Referring first to FIGS. 1, 1a, 2 and 6, the railing assembly 10 includes upright posts 11 which are hollow and have rectangular cross-section in horizontal planes. For example, each post includes opposite side walls 12, and opposite side walls 13 normal to walls 12.
An elongated upper rail 14 is provided to quickly attach to the posts, the rail including an upper section 15 having an upwardly convex, generally semicircular cross-section in a plane normal to the direction of elongation. The upper section 15 opens downwardly at its under side, and along its length, and it also extends directly over the open top of the post and seats on the post at 16. Laterally projecting ledges 17 are laterally spaced apart and define the opening at the under side of the upper section. In addition, an elongation bottom closure section 18 is attached to the rail upper section 15 to close off the downward opening therein; also, the bottom closure section 18 extends endwise toward and proximate the side 12 of the post, appearing to abut same in FIG. 1a. Typically, two such bottom closure sections extend into proximity to the opposite sides 12 of the post 11. Further, it will be noted that the bottom closure sections are typically semi-circular in cross section (see FIG. 3) so as to form a circular continuation of the rail upper section 15, whereby the rail 14 appears tubular whereas the post is rectangular. The joinder of these elements appears smooth, monolithic and undetachable, in FIG. 1a; in point of fact, however, the bottom sections 18 are joined to the upper section 15 and not to the post, whereas the upper section is anchored to the post.
In this regard, and referring now to FIG. 2, primary anchor means is provided to extend upwardly into the rail upper section 14 and downwardly into the top of the post 11, to anchor the rail to the post. As shown, the primary anchor means may, with unusual advantage, include a pair of upwardly projecting camming tines 20 which are laterally spaced apart. Each tine 20 defines an upper terminal 21 and a lower step shoulder 22 formed by a side notch 23 to interfit the edge of a ledge 17. Note that the tines 20 taper upwardly, as defined by cam shoulders 20a, so that as the tines are pushed relatively upwardly into the section 15 they tend to yieldably spread the ledges and their supporting flanges 14a of the upper section, until the ledges snap into the notches 23, with detent interfit or interlock. Step shoulders 22 then block retraction of the tines from interfit position. The rail upper section also is shown as defining downwardly projecting tongues 24 carried by a cross-piece 25, the tongues having camming interengagement with the tine upper terminals 21 to center the tines in relation to the rail upper section 15, and vice versa; i.e., the rail upper section is then laterally stabilized on the top of the post.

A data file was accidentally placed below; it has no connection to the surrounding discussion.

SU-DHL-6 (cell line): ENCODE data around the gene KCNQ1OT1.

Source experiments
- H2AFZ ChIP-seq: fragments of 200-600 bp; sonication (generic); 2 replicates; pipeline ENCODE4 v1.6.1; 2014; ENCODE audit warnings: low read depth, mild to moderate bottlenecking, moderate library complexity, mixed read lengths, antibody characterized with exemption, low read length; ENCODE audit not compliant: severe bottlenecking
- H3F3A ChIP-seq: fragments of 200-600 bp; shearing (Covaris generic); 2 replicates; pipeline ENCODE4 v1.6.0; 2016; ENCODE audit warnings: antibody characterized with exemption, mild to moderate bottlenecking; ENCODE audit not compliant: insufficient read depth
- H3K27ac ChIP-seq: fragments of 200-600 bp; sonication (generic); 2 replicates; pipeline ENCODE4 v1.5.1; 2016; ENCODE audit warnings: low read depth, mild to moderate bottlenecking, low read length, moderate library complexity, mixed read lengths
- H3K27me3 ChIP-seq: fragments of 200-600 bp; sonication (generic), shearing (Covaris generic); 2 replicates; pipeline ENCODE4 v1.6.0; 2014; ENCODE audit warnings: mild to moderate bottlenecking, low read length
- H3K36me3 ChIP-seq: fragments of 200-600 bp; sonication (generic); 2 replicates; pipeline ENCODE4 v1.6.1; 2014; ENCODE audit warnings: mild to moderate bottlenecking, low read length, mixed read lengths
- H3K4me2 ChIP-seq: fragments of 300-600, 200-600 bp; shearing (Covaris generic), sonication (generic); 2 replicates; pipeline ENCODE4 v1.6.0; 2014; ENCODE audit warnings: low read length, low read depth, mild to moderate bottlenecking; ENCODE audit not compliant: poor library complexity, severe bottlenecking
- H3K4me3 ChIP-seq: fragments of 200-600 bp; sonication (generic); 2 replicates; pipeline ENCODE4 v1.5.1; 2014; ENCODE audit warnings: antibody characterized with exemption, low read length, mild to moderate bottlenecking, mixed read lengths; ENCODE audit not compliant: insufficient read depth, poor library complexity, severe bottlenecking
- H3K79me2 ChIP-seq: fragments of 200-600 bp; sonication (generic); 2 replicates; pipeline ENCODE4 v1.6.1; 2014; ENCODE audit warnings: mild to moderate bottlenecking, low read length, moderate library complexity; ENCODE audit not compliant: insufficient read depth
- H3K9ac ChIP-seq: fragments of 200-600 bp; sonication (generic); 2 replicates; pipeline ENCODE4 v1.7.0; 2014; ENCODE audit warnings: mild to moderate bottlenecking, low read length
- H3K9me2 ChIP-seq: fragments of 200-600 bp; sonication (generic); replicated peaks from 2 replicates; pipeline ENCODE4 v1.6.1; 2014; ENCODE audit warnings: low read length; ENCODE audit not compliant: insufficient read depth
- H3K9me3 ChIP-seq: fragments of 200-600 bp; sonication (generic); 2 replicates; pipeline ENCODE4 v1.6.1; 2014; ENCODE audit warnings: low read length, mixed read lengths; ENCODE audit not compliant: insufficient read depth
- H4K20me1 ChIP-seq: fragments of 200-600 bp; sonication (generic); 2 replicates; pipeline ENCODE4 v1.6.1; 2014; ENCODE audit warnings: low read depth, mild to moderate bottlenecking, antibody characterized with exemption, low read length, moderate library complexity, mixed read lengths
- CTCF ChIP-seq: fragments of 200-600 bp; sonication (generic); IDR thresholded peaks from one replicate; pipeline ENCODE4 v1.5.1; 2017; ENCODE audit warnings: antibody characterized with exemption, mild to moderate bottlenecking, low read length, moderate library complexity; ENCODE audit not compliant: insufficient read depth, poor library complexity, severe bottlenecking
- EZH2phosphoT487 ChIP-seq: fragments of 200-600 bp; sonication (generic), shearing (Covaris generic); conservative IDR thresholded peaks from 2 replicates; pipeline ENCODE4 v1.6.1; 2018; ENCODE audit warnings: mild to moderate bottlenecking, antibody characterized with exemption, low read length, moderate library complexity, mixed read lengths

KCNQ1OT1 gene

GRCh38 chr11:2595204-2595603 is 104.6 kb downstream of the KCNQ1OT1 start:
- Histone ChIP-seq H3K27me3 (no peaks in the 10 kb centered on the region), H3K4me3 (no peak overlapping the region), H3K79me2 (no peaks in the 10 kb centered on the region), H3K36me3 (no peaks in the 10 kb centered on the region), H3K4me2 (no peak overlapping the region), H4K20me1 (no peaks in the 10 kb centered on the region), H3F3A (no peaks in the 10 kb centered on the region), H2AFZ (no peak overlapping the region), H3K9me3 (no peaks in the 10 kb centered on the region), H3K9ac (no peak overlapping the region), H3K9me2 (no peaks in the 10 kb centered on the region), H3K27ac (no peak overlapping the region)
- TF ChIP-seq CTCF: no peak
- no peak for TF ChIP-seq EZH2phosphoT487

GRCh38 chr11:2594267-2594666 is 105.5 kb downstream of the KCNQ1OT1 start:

The primary anchor means also includes a downwardly projecting ring 26 received into the post upper end, there being a retainer as may include a bolt 27 extending endwise vertically through the ring, as shown. The ring is typically integral with the tines via lateral arms 28 forming a one-pice body. The bolt is adjustable to expand the ring laterally for adjustable frictional retention to interior surfaces of the post, as is clear from FIG. 6. Such surfaces may comprise narrow, vertical bosses 29 protruding interiorly toward the ring, at least two bosses at each side of the ring. Bolt 27 is shown to have a head 30 located between the tines 20, and a retainer nut 31 is located on the threaded end 27a of the bolt for rotation to tighten against the ring, adjustably expanding same. The frictional engagement of the ring with the post is located at loci 32, in FIG. 6. If desired, the anchor may first be assembled to the rail upper section 15, and the expanded ring 26 may then be pressed downwardly into the post.
Referring now to FIG. 3, it will be noted that the rail sections 15 and 18 have retention shoulders with detent locking interengagement concealed within the hollow interior defined by the upper rail 14. For example, the section 18 may have a pair of camming tines 35 which project and taper upwardly, for spreading the ledges 17 as the tines are urged upwardly into the upper section 15. Ultimately, the ledges snap into the notches 36 defined by lower extents of the tines, at which time the outermost shoulders 37 on the lower section 18 engage the undersides of the ledges 17 to provide circular continuity of the upper and lower sections 15 and 18. Tongues 24 also center the tine upper terminals 38, and a rigid, locked assembly is formed.